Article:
First published in 1953, Fahrenheit 451 contains one of the great opening sentences in American literature: “It was a pleasure to burn.”
Adapted from author Ray Bradbury’s own script and presented in collaboration with the Eugene Library’s “Big Read” project, Lord Leebrick’s production of Fahrenheit 451 is an eye-opener, especially for those of us whose recall of the novel is a bit fuzzy. As director Bobby Vrtis indicates in his program notes, this is no simple screed against state censorship.
Granted, Bradbury’s story contains the stock elements and narrative arc of classic dystopias, ranging from Yevgeny Zamyatin’s We to Brave New World and 1984: a future society structured on totalitarian ideals of control, coercion and complacency, antithetical to all independence of thought, action and expression; an anti-hero (here, fireman Guy Montag, played with twitchy anxiety by Cameron Carlisle) haunted by thoughts that society is awry; a free-spirited woman (Arun Storrs’ perky, peppy Clarisse) whose sexualized smarts catalyze Guy’s nagging doubts into a dangerous act of rebellion; and a seductively paternal authority figure (fire chief Beatty, played with ominous aplomb by Stanley Coleman) who, deviously unloosing the screws of Guy’s sanity, reveals just how deeply the fix is in.
To be sure, the firemen in Fahrenheit 451 do torch books, but their acts of immolation are less punitive than sanitary; unlike George Orwell’s vision of the future as a boot stomping on a human face forever, Bradbury imagined something more incremental and insidious, requiring of its citizen-victims not obedience but complicity. “How unreasonable people are!” Kierkegaard joked. “They have freedom of thought — they demand freedom of speech.” It’s so easy: flood the environment with endless and omnipresent doses of kaleidoscopic distractions, and the synapses begin to fry.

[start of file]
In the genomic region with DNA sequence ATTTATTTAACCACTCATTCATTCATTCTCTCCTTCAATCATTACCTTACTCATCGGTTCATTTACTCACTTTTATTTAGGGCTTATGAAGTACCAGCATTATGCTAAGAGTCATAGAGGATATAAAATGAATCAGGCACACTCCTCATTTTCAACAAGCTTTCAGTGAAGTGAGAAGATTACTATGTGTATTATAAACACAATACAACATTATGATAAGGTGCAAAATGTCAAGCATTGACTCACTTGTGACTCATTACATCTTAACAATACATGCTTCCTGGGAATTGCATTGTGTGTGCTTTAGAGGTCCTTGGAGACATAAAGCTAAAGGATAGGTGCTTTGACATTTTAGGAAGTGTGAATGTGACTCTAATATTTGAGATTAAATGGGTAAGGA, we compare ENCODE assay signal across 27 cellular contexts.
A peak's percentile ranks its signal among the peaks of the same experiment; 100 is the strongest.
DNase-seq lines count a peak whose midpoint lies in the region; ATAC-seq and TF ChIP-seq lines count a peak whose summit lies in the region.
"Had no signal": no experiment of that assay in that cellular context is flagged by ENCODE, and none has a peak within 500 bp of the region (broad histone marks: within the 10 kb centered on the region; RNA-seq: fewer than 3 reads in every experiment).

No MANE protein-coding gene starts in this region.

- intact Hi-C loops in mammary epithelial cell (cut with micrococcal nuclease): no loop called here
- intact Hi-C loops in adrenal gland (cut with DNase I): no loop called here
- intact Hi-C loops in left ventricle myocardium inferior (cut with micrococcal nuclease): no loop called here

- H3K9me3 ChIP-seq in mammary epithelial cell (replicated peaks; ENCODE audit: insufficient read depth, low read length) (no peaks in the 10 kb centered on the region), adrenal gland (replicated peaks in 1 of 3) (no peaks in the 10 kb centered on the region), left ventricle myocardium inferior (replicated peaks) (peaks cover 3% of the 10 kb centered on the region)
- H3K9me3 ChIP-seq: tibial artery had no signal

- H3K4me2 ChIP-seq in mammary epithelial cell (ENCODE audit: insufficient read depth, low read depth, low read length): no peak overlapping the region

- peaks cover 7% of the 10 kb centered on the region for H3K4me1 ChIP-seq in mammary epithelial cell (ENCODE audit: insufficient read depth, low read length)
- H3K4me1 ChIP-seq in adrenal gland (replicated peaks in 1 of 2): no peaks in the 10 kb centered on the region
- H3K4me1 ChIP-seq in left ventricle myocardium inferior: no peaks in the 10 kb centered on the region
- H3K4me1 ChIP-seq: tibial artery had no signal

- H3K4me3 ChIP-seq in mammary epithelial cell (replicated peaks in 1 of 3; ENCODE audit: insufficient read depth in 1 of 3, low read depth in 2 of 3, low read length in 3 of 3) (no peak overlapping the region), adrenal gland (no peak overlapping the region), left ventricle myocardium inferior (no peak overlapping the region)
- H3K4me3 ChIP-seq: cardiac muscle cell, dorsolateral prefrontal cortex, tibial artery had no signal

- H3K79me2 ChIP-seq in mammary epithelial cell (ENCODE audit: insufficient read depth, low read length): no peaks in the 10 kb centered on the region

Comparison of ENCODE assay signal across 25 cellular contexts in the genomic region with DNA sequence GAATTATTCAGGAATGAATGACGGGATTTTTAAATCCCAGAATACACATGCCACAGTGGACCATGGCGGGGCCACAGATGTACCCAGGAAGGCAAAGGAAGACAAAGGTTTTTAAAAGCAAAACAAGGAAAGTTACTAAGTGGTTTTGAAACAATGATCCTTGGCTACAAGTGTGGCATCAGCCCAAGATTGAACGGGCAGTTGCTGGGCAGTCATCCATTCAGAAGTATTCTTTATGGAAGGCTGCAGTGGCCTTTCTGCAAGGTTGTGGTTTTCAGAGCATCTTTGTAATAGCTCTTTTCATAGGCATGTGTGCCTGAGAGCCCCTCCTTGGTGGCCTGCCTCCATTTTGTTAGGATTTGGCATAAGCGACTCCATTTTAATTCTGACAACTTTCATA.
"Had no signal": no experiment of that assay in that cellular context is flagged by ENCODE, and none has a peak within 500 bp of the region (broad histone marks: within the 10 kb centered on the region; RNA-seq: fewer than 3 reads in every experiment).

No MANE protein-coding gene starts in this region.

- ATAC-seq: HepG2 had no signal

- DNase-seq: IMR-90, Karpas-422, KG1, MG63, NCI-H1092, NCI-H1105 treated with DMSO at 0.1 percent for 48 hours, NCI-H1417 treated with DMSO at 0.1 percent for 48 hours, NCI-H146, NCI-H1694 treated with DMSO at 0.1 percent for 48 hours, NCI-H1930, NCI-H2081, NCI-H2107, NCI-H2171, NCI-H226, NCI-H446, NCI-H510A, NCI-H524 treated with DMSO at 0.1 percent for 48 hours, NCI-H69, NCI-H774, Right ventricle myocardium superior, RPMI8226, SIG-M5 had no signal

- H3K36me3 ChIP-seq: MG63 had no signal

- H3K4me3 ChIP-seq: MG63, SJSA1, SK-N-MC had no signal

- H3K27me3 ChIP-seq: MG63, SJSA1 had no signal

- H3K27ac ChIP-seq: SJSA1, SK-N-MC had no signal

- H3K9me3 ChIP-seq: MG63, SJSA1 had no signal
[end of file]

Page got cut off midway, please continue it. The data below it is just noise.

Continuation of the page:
In Leebrick’s highly stylized production, daily life in Fahrenheit 451 looks suspiciously like right now: overstimulated by whiz-bang technology, mesmerized by personal electronic devices, guided by inanimate voices and driven to distraction by such interactive Warholian wowzers as when Guy’s wife, Mildred (Kelsey McKean), inserts herself into her own TV talk show from the comfort of her living room. Those happy pills help, too — something to take the edge off, like Huxley’s soma. The idea, as Chief Beatty declares, is to “not let any oxygen get to the mind.” Information instead of comprehension, “non-combustible facts” that give a “sense of motion without moving.”
Utilizing Steen V. Mitchell’s surprisingly spare set — all open spaces and right angles, movable boxes and one huge projection screen — Vrtis makes something unnervingly beautiful of Bradbury’s cautionary tale; the production is intricately layered and propelled by passages of dance, a kind of narcotic movement that relays the spiritual stupor of society’s brain-squelch. The operatic opening scene archly sets the tone, and the transitions between abstract sequences to dialogue-driven action are, for the most part, seamless. Technology is used sparingly, but to strong effect. Tyranny echoes in the metallic flick of a Zippo lighter.
Fahrenheit 451 is delicately choreographed, and the vital performances — especially those by Carlisle, Coleman and Stephen Speidel as the self-exiled intellectual Faber, who literally gets in Guy’s ear — inject the material with an engagingly modern flair. If there is a drawback (a minor one), it’s that the more abstract, experimental sequences, while flowing nicely, tend to sap a sense of urgency from the production — as though this particular dystopia needs a splash of kerosene, a gush of anger and desperation to set all that kindling ablaze.
Then again ... as Faber tells Guy, when societies permit a free flow of ideas and the time to pursue them, citizens also have “the right to carry out independent actions” based on what we’ve learned. “Remember,” Faber warns, “the public stopped reading of its own accord.” Perhaps the lack of urgency is our own emergency. — Rick Levin
Fahrenheit 451 plays through March 24 at Lord Leebrick Theatre; lordleebrick.org or 465-1506